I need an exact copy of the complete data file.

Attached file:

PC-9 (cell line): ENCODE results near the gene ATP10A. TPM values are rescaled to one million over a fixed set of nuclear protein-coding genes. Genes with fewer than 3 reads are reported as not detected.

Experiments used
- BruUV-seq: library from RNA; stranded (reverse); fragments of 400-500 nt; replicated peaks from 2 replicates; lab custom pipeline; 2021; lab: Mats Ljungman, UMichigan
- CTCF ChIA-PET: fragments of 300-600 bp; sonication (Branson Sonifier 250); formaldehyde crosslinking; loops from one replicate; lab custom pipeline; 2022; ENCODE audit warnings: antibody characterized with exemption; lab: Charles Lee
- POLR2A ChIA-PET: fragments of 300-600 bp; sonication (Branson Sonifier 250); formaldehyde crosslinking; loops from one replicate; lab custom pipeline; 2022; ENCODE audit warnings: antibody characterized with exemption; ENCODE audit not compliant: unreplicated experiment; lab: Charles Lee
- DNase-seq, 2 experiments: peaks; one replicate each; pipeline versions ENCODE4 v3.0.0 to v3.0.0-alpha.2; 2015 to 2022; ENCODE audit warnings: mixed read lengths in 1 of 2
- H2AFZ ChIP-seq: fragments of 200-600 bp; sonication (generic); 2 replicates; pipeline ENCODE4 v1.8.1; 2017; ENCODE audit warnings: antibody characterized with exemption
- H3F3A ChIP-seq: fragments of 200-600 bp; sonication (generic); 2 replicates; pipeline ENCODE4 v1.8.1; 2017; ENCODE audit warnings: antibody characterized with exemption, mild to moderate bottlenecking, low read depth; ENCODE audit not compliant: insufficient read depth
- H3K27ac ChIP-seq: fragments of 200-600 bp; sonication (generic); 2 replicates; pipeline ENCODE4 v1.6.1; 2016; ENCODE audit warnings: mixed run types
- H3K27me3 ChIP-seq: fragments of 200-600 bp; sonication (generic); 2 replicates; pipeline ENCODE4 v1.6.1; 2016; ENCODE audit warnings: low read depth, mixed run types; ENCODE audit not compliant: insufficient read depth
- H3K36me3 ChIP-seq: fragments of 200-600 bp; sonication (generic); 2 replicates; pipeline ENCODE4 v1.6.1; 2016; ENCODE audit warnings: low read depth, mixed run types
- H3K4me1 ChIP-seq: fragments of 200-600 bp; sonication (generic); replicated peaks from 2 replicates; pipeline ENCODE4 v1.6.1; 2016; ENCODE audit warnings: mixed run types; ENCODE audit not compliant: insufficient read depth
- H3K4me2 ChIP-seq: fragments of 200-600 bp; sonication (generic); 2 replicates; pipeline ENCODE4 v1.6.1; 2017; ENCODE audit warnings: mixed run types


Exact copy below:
PC-9 (cell line): ENCODE results near the gene ATP10A. TPM values are rescaled to one million over a fixed set of nuclear protein-coding genes. Genes with fewer than 3 reads are reported as not detected.

Experiments used
- BruUV-seq: library from RNA; stranded (reverse); fragments of 400-500 nt; replicated peaks from 2 replicates; lab custom pipeline; 2021; lab: Mats Ljungman, UMichigan
- CTCF ChIA-PET: fragments of 300-600 bp; sonication (Branson Sonifier 250); formaldehyde crosslinking; loops from one replicate; lab custom pipeline; 2022; ENCODE audit warnings: antibody characterized with exemption; lab: Charles Lee
- POLR2A ChIA-PET: fragments of 300-600 bp; sonication (Branson Sonifier 250); formaldehyde crosslinking; loops from one replicate; lab custom pipeline; 2022; ENCODE audit warnings: antibody characterized with exemption; ENCODE audit not compliant: unreplicated experiment; lab: Charles Lee
- DNase-seq, 2 experiments: peaks; one replicate each; pipeline versions ENCODE4 v3.0.0 to v3.0.0-alpha.2; 2015 to 2022; ENCODE audit warnings: mixed read lengths in 1 of 2
- H2AFZ ChIP-seq: fragments of 200-600 bp; sonication (generic); 2 replicates; pipeline ENCODE4 v1.8.1; 2017; ENCODE audit warnings: antibody characterized with exemption
- H3F3A ChIP-seq: fragments of 200-600 bp; sonication (generic); 2 replicates; pipeline ENCODE4 v1.8.1; 2017; ENCODE audit warnings: antibody characterized with exemption, mild to moderate bottlenecking, low read depth; ENCODE audit not compliant: insufficient read depth
- H3K27ac ChIP-seq: fragments of 200-600 bp; sonication (generic); 2 replicates; pipeline ENCODE4 v1.6.1; 2016; ENCODE audit warnings: mixed run types
- H3K27me3 ChIP-seq: fragments of 200-600 bp; sonication (generic); 2 replicates; pipeline ENCODE4 v1.6.1; 2016; ENCODE audit warnings: low read depth, mixed run types; ENCODE audit not compliant: insufficient read depth
- H3K36me3 ChIP-seq: fragments of 200-600 bp; sonication (generic); 2 replicates; pipeline ENCODE4 v1.6.1; 2016; ENCODE audit warnings: low read depth, mixed run types
- H3K4me1 ChIP-seq: fragments of 200-600 bp; sonication (generic); replicated peaks from 2 replicates; pipeline ENCODE4 v1.6.1; 2016; ENCODE audit warnings: mixed run types; ENCODE audit not compliant: insufficient read depth
- H3K4me2 ChIP-seq: fragments of 200-600 bp; sonication (generic); 2 replicates; pipeline ENCODE4 v1.6.1; 2017; ENCODE audit warnings: mixed run types